Initial story ideas take thought but don’t let them mess you around. Play with them in your mind, write a few things down if it helps, test the story idea. Where does it begin, where does it end? This doesn’t have to be in any great detail, but you need to know if this story idea has strength enough to carry over an entire novel or even a short story.

Test that bitch and, if it keeps growing, if it makes sense, act on it. Drop characters into it, decide they’re shit, throw them away, and start again. Build your world around it. If the story works, this won’t be too difficult.

And, if it doesn’t stand the test? If it won’t grow? If you get frustrated trying to put characters that make any sense into it? If that world won’t thrive?

Throw that fucker away!

Stories are like attractive flirts in a bar. If they’re hot enough, you’ll be desperate for the relationship to go places. The trouble is, sometimes it won’t, and you can spend years chasing down something that is never going to work until you end up so frustrated you turn into a violent alcoholic.

I know I’ve been there.

Don’t let this be you. Take the story, let it excite you. Try to flesh it out, but if it doesn’t work, don’t let it kill you because another idea will come and, sooner or later, it’ll be a winner.

Just gotta be patient.

Next up… Character

3 ways a professional writer is more than just a writer

Calling a professional writer a writer is like calling an MP a liar. Sure, lying is a big part of what they do, and their ability to lie well is probably the reason they’re an MP in the first place. But there’s a lot more to being an MP than just lying, like making terrible decisions, evading taxes, and spending the tax payers money on prostitutes.

Writing is only one part of being a professional writer. That’s why, if you’re trying to go down the writer route, you need to stop thinking of yourself as a writer and start thinking of yourself as a business where you’re the boss, the management, the staff, and the outsourced cleaners. You do it all, without help. And it is hard.

Still want to give it a try? Here are the key departments you’ll be running.

(Note: This article is mainly aimed at those who want to self-publish. Those looking to go the more traditional route, please see 2006, when publishing houses were still relevant.)

Sales & Marketing
So you wrote a 70,000-word novel. Congratulations, you’ve completed the easy bit. Now try writing 140 characters one or two times a day to promote yourself on Twitter. Not so easy.

Yourself? Yes, unless you’re planning to go all Harper Lee on us – writing one book, waiting fifty years until it has reached legendary status in the literary world, then releasing another one – it’s yourself you need to be promoting, not your books.

Writing an endless stream of Tweets, posts and blogs that essentially all just say “Read book X because it’s the shit” will interest no one, and get you as many books sales as family members you have – who love you (none). Write about things that will interest your audience, write often, and write as yourself. If people like you, they’ll be much more likely to buy your books.

Intensely unlikeable? Consider an alter-ego (like I did), at least until you’re rich and famous.

Technically, this is the easy bit but worry not; you can still get it wrong. With self-publishing, it’s far harder to get your books in the big stores, but that’s okay because they recently invented something called the internet.

Sites like Amazon (Kindle Direct Publishing) make it incredibly easy to turn your manuscript into an eBook, and it doesn’t need to cost you a penny because they take a cut of each book. You’ll even take home a generous proportion of any sales, far more than you’d get from a traditional publisher.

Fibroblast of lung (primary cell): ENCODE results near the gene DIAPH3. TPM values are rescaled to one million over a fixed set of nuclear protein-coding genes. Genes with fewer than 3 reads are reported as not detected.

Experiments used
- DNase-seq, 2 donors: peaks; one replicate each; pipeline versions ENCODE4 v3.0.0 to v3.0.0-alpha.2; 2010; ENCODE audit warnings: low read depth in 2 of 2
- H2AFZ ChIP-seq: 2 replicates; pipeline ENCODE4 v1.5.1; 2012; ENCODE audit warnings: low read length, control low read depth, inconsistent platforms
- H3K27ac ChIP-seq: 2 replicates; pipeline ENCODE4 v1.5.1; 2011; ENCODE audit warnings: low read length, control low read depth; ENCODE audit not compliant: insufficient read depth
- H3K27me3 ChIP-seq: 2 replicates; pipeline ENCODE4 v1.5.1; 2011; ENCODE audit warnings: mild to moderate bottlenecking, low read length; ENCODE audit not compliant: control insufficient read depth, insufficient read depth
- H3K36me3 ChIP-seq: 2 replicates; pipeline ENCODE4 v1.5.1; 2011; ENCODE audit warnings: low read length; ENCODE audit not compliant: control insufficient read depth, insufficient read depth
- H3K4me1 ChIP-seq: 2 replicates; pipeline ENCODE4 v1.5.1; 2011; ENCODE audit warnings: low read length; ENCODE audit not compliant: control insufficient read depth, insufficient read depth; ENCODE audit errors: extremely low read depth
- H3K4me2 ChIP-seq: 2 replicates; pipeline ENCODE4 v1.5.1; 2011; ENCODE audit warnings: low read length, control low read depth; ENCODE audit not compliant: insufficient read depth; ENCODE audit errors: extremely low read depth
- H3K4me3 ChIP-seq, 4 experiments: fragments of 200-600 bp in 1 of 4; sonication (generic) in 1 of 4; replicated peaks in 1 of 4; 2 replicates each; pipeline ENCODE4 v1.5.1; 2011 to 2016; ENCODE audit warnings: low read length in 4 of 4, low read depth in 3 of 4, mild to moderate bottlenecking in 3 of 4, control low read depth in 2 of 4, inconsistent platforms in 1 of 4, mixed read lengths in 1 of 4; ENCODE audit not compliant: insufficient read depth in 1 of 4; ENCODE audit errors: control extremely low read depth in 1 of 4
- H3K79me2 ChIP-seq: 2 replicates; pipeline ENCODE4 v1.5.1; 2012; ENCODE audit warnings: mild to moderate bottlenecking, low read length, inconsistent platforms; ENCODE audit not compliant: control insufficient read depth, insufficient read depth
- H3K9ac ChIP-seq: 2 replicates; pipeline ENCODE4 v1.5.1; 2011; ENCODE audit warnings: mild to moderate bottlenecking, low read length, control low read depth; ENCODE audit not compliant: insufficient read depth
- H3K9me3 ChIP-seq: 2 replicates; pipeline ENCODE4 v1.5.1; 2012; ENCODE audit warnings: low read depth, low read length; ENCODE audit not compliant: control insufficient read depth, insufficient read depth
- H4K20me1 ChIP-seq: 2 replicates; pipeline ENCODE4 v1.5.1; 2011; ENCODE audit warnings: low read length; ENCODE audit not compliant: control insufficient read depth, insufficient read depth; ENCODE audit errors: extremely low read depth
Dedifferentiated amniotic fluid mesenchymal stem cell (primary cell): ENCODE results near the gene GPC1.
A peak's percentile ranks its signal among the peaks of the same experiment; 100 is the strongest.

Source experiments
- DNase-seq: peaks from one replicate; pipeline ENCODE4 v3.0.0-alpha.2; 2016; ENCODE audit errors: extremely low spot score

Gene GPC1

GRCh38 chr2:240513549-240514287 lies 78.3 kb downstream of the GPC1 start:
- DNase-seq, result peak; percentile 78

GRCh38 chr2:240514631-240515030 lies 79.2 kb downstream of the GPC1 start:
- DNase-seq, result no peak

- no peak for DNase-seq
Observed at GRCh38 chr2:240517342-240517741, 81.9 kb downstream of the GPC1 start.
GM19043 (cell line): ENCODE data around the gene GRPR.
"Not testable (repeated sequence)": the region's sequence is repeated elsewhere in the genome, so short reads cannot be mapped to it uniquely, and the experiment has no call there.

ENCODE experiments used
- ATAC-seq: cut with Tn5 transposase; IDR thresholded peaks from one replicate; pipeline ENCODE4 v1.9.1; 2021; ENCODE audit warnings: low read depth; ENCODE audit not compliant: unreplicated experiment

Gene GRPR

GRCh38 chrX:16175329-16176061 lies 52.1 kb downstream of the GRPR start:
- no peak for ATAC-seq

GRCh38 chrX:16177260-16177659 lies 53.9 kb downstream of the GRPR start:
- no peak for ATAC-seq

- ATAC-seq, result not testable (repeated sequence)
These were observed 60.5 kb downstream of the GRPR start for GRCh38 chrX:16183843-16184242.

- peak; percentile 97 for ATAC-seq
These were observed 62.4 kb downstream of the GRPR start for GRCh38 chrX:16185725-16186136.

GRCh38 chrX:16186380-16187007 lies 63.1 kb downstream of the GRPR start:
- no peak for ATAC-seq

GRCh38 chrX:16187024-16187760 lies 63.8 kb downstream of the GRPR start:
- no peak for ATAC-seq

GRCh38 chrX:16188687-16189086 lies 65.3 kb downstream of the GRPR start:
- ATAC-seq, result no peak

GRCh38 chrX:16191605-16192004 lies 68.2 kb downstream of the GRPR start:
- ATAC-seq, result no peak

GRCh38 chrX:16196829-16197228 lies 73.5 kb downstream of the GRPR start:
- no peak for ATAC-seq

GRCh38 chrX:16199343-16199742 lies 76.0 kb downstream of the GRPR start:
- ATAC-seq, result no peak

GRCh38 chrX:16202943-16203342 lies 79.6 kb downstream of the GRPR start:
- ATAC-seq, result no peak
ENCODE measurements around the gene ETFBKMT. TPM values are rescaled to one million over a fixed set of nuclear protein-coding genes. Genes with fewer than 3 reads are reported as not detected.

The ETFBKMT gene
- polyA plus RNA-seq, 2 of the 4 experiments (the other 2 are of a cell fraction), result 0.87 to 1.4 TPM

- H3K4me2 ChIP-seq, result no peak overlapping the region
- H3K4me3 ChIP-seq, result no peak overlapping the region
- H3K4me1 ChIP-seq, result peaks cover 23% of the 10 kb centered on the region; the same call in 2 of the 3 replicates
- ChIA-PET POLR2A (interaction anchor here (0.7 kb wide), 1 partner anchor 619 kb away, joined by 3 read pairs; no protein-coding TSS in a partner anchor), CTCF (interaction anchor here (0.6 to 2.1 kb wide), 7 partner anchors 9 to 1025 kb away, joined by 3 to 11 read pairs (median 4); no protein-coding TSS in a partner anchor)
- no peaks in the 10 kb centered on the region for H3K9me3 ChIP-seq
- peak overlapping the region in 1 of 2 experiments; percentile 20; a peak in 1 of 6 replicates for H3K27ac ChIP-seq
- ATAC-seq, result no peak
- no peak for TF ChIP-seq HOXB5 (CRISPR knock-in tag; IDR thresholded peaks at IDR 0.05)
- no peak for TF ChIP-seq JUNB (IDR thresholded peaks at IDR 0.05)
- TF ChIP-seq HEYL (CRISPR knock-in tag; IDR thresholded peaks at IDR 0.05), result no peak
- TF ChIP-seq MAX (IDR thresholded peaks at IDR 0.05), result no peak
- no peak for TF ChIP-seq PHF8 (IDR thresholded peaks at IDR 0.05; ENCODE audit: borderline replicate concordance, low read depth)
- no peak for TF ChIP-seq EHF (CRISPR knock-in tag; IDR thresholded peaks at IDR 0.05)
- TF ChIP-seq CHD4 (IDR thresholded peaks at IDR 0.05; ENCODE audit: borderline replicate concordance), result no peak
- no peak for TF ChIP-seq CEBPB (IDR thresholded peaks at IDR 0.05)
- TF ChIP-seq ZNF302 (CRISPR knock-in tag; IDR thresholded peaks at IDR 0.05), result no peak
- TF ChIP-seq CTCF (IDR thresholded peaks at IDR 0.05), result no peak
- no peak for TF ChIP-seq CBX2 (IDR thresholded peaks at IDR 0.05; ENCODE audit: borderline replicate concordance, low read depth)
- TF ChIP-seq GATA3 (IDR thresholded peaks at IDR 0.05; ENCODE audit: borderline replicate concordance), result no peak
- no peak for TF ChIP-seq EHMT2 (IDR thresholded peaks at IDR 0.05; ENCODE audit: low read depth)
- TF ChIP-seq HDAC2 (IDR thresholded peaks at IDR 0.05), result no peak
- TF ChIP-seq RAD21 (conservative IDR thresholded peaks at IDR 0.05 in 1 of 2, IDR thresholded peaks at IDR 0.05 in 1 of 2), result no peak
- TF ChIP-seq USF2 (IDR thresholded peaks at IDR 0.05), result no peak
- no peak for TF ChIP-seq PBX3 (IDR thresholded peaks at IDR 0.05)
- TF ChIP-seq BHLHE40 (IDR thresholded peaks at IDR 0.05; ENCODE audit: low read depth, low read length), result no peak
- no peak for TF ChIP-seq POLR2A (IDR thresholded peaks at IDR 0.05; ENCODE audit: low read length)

Be careful though. With the rise of self-publishing came the rise of money grabbing dickheads who will abuse your love of your book to get rich quick. NEVER go for a self-publisher that wants money up front for X quantity of books. It isn’t necessary. Want your books as hard copies? Go with Createspace (also Amazon) and you can without paying for any number of books.

If you get lucky like me, no one will ever want your books, but sometimes bad things happen. Your book may take off (especially if you have followed steps one and two and are actively promoting your book and distributing it online rather than from a cardboard box in your back garden.)

If a book does take off, you are suddenly going to have an extra income, and extra income means tax forms and giving money to the dreaded Government. Of course you can always not pay tax on these extra earnings, but if you do take this route, there’ll be no complaining when you fuck up the bottom of your car on a pot hole the Government couldn’t afford to fill because of your tax evasion.

Got it?

Writing is fun, but because you’re not allowed to make money from something that’s fun, the world’s gone and heaped all sorts of other crap on professional writers, and a lot of people fall down stepping up from writing to working.

But, if you want to be a professional author, and quit your job dusting at the library and getting shouted at by Maggie for taking a sneak peak at the new Stephen King during work hours (guilty) then it’s time to open up Author Incorporated, and get businessing.

Should I plan my novel?

The question asked and answered a billion times. Everyone has thrown in their three pence on this, telling you what to do. You don’t need any more advice. Luckily, that’s not what I’m about.

I don’t care about you; I’m here to talk about me.

The Then:  Thrill of the Plan

In my two decades of writing, I have always loved chucking together a plan. In the past, I used to plan out whole series from start to end. Not all books but TV shows, too. I’d write a synopsis for each episode over what would have been years and years of TV.

I even, and I can only admit this because Mark Ayre is not (spoiler alert) my real name, wrote the synopsis for ten years of a soap. Worse, I had long lists of characters; who was currently in the soap, who left, who came back. I kept track of everyone’s ages, marital status, children, etc. etc. It went to about 100 pages in the end and ran weekly, so I wrote about 500 episodes.

Sad, right?

But whatever, I love doing it. I get a thrill from making up stories that aren’t sullied or ruined by, you know, actually writing them. Because there is a pure joy in the creative process until writing and editing come alone to batter it to death.

The Problem with Planning